Millions of pilgrims plunged into the Ganges on Wednesday, sparking outrage at the government for allowing the massive Kumbh festival to go ahead while India is being hit by a second wave of coronavirus.
The world's largest religious gathering attracts millions of pilgrims from across the country who throng the northern city of Haridwar.
About 1.4 million pilgrims jostled for space on the banks of the river in a repeat of scenes witnessed on Monday, when 3.1 million devotees gathered to perform a bathing ritual in the city considered holy by Hindus.
Most pilgrims did not wear masks or observe social distancing measures introduced during the year-long fight against Covid-19.
The sight of thousands of naked and dreadlocked Hindu ascetics splashing in the fast-flowing water sparked fears among experts and ordinary citizens, who are accusing the government of glossing over an event that could fuel infection rates.
India has been hit hard by the pandemic and recently overtook Brazil for having the second-highest number of confirmed cases.
Social media users lashed out at Prime Minister Narendra Modi’s government, which also rules Uttarakhand state where the festival took place, for allowing the mammoth gathering despite warnings by federal officials that it could potentially become a “super-spreader” event.
"It is utterly nonsense and criminal to allow such a huge gathering during a pandemic. Who is responsible for the fallout?,” one Twitter user wrote.
Uttarakhand has already reported a sharp rise in new infections, with the state reporting a record 2,000 cases on Wednesday. More than 500 cases were detected in Haridwar city.
Nearly 1,090 people tested positive for Covid-19 at the festival on April 13.
Experts say the event could have a nationwide impact as pilgrims who converged in the city could take the virus back to small towns and villages across the country.
The Health Ministry on Wednesday said nearly 185,000 infections were recorded in the country, taking the total number of cases reported in India to 13.8 million.
More than 170,000 people have died, over 1,000 of them on Tuesday.
Several Indian states have imposed complete lockdowns, night curfews and other restrictions to curb transmission of Covid-19.
Many hospitals have reached breaking point and some crematoriums and morgues have run out of space.
But the local government defended the event, publishing full-page newspaper advertisements inviting the faithful to take part in the spiritual experience.
Uttarakhand Chief Minister Tirath Singh Rawat, who recovered from coronavirus last month, brushed aside the criticism and claimed that “faith was stronger than fear”.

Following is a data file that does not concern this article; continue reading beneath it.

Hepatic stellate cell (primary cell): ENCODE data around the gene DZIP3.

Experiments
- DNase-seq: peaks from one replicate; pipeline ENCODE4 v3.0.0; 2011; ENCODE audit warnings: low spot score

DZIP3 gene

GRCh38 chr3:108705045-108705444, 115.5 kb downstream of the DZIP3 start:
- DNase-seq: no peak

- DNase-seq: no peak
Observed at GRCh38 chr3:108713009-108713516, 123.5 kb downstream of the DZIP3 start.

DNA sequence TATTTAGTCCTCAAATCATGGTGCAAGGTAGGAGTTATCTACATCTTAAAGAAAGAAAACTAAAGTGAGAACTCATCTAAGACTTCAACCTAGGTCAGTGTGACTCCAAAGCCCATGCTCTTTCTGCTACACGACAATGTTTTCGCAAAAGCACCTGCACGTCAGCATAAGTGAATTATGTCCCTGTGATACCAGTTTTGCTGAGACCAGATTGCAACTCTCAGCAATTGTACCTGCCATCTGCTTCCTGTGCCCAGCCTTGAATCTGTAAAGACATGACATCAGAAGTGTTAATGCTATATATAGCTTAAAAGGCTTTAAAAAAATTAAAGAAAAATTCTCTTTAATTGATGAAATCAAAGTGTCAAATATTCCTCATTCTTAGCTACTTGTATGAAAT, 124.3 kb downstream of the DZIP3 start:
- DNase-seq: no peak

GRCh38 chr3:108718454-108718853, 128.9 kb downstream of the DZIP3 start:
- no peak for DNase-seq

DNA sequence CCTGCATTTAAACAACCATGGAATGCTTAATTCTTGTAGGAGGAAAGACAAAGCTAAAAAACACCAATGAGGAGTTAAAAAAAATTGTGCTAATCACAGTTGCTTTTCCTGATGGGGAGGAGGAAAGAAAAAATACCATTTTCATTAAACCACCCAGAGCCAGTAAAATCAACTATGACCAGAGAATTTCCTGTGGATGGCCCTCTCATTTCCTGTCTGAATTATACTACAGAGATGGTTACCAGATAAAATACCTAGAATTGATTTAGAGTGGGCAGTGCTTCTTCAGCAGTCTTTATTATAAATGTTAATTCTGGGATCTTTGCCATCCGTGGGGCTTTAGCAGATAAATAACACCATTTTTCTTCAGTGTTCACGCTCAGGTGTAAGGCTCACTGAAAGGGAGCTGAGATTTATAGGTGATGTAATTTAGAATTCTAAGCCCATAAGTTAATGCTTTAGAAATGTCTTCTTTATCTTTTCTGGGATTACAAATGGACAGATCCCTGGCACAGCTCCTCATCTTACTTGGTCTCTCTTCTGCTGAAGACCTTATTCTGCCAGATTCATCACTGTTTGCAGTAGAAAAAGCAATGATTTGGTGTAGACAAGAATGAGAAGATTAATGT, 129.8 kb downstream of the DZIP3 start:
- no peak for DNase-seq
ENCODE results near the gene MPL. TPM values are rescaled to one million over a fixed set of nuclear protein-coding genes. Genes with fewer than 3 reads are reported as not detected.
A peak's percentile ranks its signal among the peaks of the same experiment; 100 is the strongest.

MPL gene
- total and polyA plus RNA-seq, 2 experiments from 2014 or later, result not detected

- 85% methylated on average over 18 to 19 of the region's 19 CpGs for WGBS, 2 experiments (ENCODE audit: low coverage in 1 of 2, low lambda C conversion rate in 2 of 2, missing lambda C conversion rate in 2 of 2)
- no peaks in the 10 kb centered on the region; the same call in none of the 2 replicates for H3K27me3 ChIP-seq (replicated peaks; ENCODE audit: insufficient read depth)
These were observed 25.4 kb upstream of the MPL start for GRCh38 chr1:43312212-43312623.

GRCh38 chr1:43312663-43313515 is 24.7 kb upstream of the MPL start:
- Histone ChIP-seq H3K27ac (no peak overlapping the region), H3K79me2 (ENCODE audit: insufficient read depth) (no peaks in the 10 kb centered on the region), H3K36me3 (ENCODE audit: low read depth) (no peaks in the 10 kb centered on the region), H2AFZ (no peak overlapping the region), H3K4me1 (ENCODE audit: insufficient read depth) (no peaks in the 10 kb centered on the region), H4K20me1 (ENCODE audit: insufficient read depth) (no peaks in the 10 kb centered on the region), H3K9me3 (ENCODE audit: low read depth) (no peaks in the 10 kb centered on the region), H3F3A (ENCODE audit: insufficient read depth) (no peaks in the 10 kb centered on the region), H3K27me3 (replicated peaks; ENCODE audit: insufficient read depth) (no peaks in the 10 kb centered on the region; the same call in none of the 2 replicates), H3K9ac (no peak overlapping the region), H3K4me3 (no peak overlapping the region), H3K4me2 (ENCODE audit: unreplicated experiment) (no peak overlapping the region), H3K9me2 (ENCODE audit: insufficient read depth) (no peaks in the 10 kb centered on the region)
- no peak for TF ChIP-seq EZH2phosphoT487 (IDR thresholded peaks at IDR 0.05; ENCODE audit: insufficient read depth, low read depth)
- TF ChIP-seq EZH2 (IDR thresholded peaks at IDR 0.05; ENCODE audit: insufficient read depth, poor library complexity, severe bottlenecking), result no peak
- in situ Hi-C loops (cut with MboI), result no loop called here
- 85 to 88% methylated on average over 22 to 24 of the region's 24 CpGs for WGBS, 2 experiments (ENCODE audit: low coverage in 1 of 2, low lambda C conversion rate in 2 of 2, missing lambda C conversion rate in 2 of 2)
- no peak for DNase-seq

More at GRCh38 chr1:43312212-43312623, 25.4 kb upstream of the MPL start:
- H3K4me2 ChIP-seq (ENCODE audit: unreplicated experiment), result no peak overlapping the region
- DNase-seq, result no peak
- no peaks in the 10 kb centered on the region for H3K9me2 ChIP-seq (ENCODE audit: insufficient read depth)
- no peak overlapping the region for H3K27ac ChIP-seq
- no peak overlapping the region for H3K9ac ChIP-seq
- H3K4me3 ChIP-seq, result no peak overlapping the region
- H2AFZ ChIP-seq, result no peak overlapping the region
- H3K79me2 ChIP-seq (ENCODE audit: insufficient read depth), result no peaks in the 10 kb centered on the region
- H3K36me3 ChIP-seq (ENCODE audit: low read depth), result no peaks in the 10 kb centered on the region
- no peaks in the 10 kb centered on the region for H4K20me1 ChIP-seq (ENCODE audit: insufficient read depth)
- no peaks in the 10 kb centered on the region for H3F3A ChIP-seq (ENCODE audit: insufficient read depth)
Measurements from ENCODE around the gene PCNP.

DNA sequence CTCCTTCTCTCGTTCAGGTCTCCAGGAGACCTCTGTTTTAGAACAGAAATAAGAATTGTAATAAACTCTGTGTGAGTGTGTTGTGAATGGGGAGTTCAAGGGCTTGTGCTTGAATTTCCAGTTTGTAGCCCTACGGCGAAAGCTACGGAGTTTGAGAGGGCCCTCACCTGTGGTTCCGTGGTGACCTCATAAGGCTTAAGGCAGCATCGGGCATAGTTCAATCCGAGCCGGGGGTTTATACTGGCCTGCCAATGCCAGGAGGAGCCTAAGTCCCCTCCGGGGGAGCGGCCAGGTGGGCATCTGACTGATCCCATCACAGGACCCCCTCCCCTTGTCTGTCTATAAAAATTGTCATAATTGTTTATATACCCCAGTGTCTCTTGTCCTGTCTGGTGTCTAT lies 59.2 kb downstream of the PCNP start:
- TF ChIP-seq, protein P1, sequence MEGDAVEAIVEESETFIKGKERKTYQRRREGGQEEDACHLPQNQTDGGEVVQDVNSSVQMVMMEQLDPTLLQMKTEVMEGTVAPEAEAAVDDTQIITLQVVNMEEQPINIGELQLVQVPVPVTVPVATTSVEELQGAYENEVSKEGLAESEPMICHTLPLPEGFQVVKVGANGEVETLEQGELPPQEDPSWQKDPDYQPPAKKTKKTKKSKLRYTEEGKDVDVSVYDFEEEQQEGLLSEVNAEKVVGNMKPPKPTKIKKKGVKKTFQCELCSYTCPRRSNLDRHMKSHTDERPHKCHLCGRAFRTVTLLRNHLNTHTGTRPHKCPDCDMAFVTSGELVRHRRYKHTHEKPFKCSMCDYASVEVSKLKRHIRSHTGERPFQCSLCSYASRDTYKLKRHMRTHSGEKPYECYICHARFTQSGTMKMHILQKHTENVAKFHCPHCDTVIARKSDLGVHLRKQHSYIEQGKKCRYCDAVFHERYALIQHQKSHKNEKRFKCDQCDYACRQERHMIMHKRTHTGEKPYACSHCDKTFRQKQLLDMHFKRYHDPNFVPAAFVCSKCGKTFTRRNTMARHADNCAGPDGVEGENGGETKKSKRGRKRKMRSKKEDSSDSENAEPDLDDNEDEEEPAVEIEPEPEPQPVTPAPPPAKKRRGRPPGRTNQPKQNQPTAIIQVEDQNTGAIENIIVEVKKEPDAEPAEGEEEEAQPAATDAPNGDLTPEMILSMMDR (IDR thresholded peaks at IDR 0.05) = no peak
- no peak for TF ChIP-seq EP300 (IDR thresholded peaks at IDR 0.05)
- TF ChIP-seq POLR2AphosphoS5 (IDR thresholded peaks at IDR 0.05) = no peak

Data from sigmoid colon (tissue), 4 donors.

“Nobody will be stopped in the name of Covid-19 as we are sure that faith in God will overcome the fear of the virus,” Mr Rawat said.
The state government made negative Covid-19 test certificates mandatory for the pilgrimage, but local media reported that most of the pilgrims broke the requirement.
Health officials said more than 300 out of 20,000 people were found to be infected during random testing of pilgrims in the area.
"We agree it is difficult to maintain social distancing here but we are following all the standard procedures and encouraging devotees to wear masks," Harbeer Singh, a member of the Kumbh organising committee told The National.
The event occurs every 12 years for about four months.
Hindus believe taking a dip in the Ganges during the festival cleanses them of their sins and brings an end to the cycle of life and death.
This year the government cut short the event to 30 days because of the pandemic, but jubilant crowds converged in the city.
India's railways even organised 25 special trains linking the city to various locations to enable the pilgrimage, while thousands of buses and private cars take the pilgrims to a 600-hectare festival area that is guarded by about 20,000 policemen.
People discussing the festival on social media drew parallels between the government’s facilitation of the Hindu festival and the incrimination of hundreds of Muslims after they were stranded at a complex in New Delhi last March.
Several high-ranking members of Mr Modi’s party falsely claimed that the Tablighi Jamaat missionaries were attempting to spread the virus as part of a conspiracy to harm the country.
Some in the right-wing Hindu leadership described the stranded Muslims as “human bombs”.
The government has been accused of treating Hindu and Muslim religious gatherings differently.
“There is a kind of duplicity with regards to Tablighi Jamaat,” said Dr Shah Alam, a professor of orthopaedics in New Delhi and a commentator on Muslim affairs.
“Kumbh is a poor public health policy decision and it will affect the population at large as the second wave is tenacious and brutal,” Dr Alam said.